Ovine trophectoderm (oTr1) cells were used to investigate effects of epinephrine (EP), norepinephrine (NE), and dopamine (DA) on their proliferation, migration and adhesion, secretion of interferon tau (IFNT), and expression of genes for synthesis of polyamines and apoptosis. Expression of mRNAs for agmatinase (AGMAT), arginine decarboxylase (ADC), ornithine decarboxylase (ODC1), and solute carrier family 7 (SLC7A1) (cationic amino acid transporter, Y + system), member 1 increased (P < 0.05) in oTr1 cells in response to EP and DA. However, expression of SLC7A1 decreased at high doses of EP and expression of ADC mRNA by oTr1 cells decreased in response to 20 and 40 ng/ml NE, and 40 ng/ml DA. Migration of oTr1 cells increased in response to EP, DA, and NE after 48 h of treatment. However, proliferation of oTr1 cells was inhibited by 300 pg/ml EP after 96 h and DA at 20 and 100 ng/ml. EP increased adhesion of oTr1 cells. The secretion of IFNT increased in response to 300 pg/ml EP, 100 ng/ml NE and DA after 48 h and at 96 h, and both DA (40 ng/ml) and NE (100 ng/ml). Expression of mRNAs for apoptotic genes (caspase 3, cathpsin B, BCL2 associated X protein “bax,” B-cell lymphoma 2 “bcl2,” and proto-oncogene “cmyc”) decreased (P < 0.05) in response to catecholamines, but DA did not affect (P < 0.05) expression of cMYC mRNA. These results indicate that catecholamines play important roles in conceptus development during the peri-implantation period of pregnancy through effects on synthesis of polyamines, secretion of IFNT, and expression of apoptotic genes by oTr1 cells.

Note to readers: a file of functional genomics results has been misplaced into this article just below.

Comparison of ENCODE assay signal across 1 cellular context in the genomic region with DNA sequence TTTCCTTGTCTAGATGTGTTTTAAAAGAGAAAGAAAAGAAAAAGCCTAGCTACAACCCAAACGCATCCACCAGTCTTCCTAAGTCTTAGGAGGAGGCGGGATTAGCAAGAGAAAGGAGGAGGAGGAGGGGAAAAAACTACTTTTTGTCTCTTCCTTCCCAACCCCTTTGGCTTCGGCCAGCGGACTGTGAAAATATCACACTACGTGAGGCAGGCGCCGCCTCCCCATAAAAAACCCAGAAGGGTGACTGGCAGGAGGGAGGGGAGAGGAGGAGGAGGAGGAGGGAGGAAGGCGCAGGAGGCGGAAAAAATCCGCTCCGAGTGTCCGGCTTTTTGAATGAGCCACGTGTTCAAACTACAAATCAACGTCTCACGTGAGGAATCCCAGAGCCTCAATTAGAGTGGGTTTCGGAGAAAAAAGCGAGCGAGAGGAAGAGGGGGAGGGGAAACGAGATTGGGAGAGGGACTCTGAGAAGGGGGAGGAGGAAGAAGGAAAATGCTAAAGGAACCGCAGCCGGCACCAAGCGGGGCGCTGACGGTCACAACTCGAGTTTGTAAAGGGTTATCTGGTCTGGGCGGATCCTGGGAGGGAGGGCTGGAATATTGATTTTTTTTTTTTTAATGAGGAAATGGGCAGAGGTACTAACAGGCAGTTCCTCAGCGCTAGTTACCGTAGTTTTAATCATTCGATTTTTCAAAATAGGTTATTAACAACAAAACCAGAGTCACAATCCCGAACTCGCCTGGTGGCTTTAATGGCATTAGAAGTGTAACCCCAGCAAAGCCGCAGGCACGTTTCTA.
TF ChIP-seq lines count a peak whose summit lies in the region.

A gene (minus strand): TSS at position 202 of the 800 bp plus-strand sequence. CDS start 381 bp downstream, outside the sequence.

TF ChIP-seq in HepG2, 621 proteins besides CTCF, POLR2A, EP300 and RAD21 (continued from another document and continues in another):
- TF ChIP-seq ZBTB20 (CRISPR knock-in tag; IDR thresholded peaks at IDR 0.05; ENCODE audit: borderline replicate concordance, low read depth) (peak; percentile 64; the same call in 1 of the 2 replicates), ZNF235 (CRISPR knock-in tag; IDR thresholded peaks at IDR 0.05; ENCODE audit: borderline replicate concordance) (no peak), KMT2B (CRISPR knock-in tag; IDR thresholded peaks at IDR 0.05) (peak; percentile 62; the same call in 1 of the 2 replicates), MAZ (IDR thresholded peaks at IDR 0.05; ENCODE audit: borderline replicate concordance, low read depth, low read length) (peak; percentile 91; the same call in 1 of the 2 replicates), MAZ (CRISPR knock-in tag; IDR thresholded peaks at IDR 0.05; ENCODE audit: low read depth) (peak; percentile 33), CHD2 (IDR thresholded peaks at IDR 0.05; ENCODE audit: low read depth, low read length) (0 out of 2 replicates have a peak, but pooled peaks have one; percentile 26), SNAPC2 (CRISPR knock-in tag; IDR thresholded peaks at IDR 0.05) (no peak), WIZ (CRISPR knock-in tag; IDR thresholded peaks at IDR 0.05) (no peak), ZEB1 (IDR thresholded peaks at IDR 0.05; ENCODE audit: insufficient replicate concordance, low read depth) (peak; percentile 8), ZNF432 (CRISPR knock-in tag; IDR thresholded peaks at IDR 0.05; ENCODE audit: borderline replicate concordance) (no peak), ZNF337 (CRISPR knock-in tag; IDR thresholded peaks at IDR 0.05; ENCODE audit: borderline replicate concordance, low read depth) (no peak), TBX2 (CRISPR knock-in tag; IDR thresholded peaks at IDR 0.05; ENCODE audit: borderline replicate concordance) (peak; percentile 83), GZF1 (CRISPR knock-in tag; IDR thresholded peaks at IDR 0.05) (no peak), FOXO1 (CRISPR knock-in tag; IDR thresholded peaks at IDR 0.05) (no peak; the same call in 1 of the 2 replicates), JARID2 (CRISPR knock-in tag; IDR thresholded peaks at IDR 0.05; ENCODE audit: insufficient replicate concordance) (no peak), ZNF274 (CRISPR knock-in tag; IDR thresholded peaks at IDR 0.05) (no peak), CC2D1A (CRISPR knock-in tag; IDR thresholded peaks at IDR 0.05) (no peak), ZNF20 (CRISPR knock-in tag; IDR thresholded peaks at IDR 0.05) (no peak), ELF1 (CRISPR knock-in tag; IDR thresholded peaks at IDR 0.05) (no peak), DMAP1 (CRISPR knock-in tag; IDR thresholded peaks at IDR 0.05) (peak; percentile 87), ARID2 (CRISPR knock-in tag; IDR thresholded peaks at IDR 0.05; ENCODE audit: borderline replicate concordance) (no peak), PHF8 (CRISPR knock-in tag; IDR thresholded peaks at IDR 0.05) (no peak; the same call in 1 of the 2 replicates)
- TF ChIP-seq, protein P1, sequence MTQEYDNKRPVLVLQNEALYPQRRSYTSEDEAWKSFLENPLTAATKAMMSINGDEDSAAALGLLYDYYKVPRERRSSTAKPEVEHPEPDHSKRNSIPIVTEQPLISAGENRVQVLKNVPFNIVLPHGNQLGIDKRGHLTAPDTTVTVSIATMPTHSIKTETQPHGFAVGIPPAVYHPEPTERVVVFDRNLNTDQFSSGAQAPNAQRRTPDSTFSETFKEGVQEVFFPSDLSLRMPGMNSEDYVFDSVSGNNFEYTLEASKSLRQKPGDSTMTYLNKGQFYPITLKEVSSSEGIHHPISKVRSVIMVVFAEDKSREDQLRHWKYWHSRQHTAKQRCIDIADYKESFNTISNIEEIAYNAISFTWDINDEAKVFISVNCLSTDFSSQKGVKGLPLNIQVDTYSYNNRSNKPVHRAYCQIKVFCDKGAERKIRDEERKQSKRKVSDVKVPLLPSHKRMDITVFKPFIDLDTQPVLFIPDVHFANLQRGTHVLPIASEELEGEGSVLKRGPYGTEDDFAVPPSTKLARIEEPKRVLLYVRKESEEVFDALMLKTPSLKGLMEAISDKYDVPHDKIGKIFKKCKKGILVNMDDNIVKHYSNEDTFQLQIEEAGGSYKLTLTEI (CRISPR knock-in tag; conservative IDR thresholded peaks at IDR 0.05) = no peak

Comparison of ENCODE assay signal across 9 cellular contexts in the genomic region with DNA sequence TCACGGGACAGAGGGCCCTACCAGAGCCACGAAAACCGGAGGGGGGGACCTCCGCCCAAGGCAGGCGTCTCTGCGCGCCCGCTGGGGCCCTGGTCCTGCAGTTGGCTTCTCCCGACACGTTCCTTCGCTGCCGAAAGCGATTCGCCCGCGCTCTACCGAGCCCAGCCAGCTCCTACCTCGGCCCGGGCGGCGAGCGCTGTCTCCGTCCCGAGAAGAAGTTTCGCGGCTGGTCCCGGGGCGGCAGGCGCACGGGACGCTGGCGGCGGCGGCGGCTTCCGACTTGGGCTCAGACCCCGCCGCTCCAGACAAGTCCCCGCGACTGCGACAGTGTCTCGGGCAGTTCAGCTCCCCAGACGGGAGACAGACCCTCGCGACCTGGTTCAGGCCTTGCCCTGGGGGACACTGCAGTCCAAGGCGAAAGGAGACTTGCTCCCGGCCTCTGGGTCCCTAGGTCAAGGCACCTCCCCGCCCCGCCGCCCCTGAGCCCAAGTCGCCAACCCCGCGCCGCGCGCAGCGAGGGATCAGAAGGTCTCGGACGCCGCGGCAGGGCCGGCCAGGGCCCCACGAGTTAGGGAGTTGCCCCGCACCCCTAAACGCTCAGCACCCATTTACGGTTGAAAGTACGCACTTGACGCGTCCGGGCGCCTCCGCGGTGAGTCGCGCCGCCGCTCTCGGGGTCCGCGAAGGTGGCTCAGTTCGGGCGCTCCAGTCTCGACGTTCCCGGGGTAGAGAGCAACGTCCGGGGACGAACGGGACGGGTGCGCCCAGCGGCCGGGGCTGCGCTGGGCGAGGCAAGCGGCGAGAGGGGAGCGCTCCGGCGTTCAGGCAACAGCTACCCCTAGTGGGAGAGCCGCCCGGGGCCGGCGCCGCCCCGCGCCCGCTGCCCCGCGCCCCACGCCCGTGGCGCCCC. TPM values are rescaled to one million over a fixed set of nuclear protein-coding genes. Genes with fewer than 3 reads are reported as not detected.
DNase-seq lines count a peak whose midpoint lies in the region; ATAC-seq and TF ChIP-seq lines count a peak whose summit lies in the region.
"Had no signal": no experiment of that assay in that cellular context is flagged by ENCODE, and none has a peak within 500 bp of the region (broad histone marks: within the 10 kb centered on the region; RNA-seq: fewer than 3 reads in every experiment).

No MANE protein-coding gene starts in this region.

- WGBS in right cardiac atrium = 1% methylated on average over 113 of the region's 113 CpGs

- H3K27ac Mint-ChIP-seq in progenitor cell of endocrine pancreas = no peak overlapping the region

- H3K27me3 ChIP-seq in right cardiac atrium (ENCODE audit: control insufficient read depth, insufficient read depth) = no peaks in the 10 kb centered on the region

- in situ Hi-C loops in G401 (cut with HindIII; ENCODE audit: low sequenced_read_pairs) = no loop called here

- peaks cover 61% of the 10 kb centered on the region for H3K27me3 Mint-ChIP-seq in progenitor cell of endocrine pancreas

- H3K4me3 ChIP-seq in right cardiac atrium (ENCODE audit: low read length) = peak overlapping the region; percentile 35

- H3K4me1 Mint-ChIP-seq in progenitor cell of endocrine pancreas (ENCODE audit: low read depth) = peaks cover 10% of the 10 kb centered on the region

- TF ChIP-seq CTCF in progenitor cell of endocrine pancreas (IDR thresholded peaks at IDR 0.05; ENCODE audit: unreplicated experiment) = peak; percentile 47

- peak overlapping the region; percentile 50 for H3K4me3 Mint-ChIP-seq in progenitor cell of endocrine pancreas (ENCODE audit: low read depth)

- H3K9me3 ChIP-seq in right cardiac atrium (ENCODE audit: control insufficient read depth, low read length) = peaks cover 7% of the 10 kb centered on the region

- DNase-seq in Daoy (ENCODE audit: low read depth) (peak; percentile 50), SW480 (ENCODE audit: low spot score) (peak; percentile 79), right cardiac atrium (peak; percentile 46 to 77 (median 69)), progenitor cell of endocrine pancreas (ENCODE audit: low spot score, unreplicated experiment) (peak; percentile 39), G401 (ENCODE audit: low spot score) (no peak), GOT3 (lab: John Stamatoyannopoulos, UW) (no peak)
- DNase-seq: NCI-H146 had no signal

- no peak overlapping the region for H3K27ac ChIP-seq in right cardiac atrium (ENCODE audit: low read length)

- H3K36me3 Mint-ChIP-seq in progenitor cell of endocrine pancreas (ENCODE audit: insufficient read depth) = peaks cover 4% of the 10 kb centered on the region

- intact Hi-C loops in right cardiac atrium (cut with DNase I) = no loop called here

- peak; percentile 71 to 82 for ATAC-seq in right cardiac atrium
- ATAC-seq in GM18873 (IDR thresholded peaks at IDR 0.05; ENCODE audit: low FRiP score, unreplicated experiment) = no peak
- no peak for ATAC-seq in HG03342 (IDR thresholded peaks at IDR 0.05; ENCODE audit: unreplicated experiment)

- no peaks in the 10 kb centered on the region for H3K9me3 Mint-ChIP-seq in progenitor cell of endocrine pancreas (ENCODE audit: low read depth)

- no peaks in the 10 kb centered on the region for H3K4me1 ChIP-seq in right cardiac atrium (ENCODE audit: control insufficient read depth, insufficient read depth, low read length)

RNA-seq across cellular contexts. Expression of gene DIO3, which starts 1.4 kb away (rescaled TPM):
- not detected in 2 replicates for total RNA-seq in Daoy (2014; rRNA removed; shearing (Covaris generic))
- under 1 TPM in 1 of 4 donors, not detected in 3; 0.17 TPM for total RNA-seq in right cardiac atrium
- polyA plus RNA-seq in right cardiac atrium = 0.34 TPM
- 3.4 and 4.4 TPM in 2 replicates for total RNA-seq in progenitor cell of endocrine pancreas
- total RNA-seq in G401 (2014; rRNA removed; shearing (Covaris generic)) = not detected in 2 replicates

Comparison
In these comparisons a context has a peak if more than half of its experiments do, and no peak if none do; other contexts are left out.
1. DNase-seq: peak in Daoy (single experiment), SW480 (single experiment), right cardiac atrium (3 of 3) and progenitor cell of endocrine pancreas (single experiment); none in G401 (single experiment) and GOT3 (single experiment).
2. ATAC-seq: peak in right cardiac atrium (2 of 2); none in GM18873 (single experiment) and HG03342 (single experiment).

Catecholamines have effects on synthesis of polyamines, secretion of IFNT, and expression of apoptotic genes by ovine trophectoderm cells.